In contrast, the new Mass is centered around the idea that all of the people celebrate the Mass with the priest.  [Hmmm… well… this is true, though, isn’t it?   The baptized participate in their own way in Christ’s priesthood and unite their spiritual sacrifices to those of the priest during Mass, any Mass.]
Father Fisette said he sees the Latin Mass [grrrrr] as providing parishioners with another option of a traditional Catholic Mass.
"The Church is certainly big enough for different types of Masses. It is big enough for everybody’s spirituality," he said. "We have guitar Masses and Gregorian chants, why not the Latin Mass?" [grrrrrr]
Before arriving at St. Leo’s, Father Fisette was pastor of Holy Name Church, where he celebrated the weekly Tridentine Mass for seven years. He said that at Holy Name, there was a great deal of interest in the Latin Mass, even attracting a younger segment of the parishioners.
Father Fisette admits he is no Latin scholar, having only taken a couple of years of the ancient language in high school. However, when he was assigned to Holy Name in 1997, he decided to learn it himself. He said he used his mother’s old missal and watched a videotape as a guide. "I was tongue-tied at first, but I found that it was fairly easy to learn," he said.
He said he still intends to deliver his homily in English, however.  [HAR HAR HAR… insert knee slap here.  What a clever reporter!]
Because of all the different rules and practices involving the Latin Mass, Fisette said he plans to hold an instructional session for parishioners on Wednesday, Oct. 17, at 6:30 p.m. in St. Leo’s Church.  [An excellent idea.]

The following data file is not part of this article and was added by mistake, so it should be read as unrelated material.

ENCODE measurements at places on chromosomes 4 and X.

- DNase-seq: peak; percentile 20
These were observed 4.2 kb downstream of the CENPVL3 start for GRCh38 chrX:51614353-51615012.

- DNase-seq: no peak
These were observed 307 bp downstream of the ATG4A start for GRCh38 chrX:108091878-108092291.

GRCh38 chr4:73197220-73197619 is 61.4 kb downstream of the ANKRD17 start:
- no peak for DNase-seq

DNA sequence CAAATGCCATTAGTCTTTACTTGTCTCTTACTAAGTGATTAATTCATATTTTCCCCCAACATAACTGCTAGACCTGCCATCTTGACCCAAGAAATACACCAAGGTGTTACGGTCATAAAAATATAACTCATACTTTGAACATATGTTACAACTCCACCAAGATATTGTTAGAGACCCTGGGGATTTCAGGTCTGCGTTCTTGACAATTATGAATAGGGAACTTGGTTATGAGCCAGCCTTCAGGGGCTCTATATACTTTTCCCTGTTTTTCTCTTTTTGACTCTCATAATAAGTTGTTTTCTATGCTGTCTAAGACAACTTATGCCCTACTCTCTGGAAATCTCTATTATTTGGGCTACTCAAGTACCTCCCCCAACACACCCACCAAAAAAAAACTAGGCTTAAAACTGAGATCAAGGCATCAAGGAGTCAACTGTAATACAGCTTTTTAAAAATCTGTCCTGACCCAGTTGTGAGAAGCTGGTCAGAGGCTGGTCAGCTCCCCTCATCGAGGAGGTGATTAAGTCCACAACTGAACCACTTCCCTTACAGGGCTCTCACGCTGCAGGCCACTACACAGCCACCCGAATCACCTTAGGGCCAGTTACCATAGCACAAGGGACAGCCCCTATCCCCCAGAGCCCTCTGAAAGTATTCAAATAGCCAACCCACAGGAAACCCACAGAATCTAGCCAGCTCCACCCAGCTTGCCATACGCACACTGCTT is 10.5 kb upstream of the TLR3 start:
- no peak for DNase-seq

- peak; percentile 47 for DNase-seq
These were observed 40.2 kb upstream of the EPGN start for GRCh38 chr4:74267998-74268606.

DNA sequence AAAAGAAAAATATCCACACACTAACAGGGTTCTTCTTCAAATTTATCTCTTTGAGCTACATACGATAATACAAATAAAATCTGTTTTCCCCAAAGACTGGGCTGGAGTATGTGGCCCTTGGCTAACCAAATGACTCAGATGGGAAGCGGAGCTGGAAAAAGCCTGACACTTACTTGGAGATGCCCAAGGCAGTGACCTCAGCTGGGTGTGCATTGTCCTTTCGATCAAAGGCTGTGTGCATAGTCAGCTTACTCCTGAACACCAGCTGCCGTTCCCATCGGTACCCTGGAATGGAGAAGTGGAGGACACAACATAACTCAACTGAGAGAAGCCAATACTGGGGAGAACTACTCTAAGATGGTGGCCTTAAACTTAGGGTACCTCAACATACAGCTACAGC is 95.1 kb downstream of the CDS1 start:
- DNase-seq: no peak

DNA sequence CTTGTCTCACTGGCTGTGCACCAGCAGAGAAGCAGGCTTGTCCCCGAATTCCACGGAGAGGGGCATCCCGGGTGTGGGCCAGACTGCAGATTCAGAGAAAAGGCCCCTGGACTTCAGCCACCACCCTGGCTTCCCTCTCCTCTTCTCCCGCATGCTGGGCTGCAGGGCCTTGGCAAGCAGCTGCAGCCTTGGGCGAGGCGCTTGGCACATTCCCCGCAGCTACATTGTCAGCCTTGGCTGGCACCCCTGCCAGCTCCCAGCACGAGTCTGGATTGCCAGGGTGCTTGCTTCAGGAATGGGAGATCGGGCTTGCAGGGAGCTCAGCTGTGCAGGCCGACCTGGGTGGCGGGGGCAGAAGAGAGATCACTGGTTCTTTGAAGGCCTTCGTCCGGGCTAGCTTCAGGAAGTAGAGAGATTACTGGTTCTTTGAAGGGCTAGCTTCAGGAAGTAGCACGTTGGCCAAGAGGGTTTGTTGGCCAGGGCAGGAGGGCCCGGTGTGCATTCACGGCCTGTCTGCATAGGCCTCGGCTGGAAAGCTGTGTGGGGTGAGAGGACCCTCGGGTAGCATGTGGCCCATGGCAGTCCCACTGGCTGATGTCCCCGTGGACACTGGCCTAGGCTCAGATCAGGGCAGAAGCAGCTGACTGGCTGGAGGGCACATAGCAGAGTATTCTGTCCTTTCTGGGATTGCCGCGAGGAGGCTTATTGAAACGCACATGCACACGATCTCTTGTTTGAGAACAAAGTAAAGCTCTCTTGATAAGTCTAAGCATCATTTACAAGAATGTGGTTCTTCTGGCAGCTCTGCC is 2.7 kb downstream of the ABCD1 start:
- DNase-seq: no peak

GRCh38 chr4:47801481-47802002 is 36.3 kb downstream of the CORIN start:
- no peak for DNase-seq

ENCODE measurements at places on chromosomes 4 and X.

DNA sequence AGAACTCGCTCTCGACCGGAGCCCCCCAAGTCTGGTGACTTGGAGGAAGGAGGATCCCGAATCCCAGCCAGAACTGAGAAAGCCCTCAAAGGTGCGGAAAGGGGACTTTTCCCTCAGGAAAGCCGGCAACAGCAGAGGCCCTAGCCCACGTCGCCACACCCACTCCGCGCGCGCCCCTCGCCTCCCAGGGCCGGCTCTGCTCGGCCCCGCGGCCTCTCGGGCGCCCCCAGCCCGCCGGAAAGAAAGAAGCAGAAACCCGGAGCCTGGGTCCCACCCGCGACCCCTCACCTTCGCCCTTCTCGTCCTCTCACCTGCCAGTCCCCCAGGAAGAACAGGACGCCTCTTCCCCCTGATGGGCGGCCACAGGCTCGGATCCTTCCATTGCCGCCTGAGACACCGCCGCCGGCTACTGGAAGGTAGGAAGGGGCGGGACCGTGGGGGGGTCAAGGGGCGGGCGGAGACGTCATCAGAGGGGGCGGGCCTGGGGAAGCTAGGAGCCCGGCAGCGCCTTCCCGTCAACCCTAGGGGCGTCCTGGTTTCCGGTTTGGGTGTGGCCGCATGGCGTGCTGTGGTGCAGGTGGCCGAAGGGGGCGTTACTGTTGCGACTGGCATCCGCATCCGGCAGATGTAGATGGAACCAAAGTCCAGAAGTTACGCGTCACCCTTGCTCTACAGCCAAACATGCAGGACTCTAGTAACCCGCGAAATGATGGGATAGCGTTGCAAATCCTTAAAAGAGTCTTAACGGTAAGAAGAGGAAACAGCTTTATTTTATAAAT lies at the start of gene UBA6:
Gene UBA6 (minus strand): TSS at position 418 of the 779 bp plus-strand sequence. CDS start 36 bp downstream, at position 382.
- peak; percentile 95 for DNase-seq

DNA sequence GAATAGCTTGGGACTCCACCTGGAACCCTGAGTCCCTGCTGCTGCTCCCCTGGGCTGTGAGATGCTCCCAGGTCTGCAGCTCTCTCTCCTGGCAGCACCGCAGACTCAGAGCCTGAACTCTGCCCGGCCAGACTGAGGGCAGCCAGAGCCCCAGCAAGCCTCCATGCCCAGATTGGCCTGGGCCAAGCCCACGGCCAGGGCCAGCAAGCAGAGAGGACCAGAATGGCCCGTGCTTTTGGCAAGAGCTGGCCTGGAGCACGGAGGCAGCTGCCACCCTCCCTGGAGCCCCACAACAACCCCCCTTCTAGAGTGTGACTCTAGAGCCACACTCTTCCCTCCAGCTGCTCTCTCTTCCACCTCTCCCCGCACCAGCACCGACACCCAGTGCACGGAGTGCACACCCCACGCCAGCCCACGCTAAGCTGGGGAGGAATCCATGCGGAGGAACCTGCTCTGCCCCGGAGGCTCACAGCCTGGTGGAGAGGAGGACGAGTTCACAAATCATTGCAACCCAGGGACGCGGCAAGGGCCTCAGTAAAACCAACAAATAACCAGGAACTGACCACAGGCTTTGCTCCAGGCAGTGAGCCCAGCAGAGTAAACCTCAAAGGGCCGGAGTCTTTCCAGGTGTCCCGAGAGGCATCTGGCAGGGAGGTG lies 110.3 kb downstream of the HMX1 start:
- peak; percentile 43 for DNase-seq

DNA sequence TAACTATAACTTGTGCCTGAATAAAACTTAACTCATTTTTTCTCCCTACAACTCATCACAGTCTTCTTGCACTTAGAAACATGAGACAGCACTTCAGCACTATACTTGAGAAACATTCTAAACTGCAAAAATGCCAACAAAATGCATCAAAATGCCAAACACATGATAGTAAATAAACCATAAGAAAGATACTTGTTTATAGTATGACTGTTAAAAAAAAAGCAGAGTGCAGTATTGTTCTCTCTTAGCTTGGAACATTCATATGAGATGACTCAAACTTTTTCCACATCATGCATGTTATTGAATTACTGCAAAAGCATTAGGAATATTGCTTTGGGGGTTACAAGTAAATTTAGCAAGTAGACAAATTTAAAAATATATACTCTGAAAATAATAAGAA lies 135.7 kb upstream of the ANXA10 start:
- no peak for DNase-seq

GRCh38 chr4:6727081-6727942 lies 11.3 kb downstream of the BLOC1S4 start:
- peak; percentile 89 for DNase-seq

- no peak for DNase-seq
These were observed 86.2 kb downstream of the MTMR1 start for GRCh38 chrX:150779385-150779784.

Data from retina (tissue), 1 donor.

Following the inaugural Mass on Oct. 21, Father Fisette plans to celebrate a 5 p.m. Latin Mass on the third Sunday of each month for one year, to see if it catches on with parishioners. "I feel optimistic that it will," he stated.


All in all very positive news.  I like the fact that the bishop is supportive and that the priest will have sessions for the parish about the older form of Mass.  Also, I like Fr. Fisette’s interest in bringing people back to the Church.   This must be a priority for us now. 

About Fr. John Zuhlsdorf

Fr. Z is the guy who runs this blog. o{]:¬)
This entry was posted in SESSIUNCULA. Bookmark the permalink.


  1. RC says:

    Well, we don’t want Father to face the altar during the sermon, do we?

  2. JPG says:

    Fr facing the altar during the sermon in some cases could be an improvement.
    Also, I recall hearing thet my paternal grandmother in
    in Ireland prior to the turn of the last century would kneel at the altar rail and recite the responses at the foot of the altar when a server was not present. She achieved a second grade education prior to emigrating to the States. This may be family legend but illustrates how one can be of service.
    Her lack of formal education did not deter her devotion and I have little doubt she knew precisely what was done at Mass and its significance. A faith she transmitted to her sons and grandchildren.

  3. Dominic says:

    It’s good to hear that Fr Fissette is giving instructional sessions, and I hope other priests will do this too. I have only been to a handful of traditional Latin Masses, and it would have been helpful to have known beforehand what to expect, and to know how best to participate.

  4. JPG-

    Yes, women can answer from outside the sanctuary (but not serve) when there is no alternative.

Comments are closed.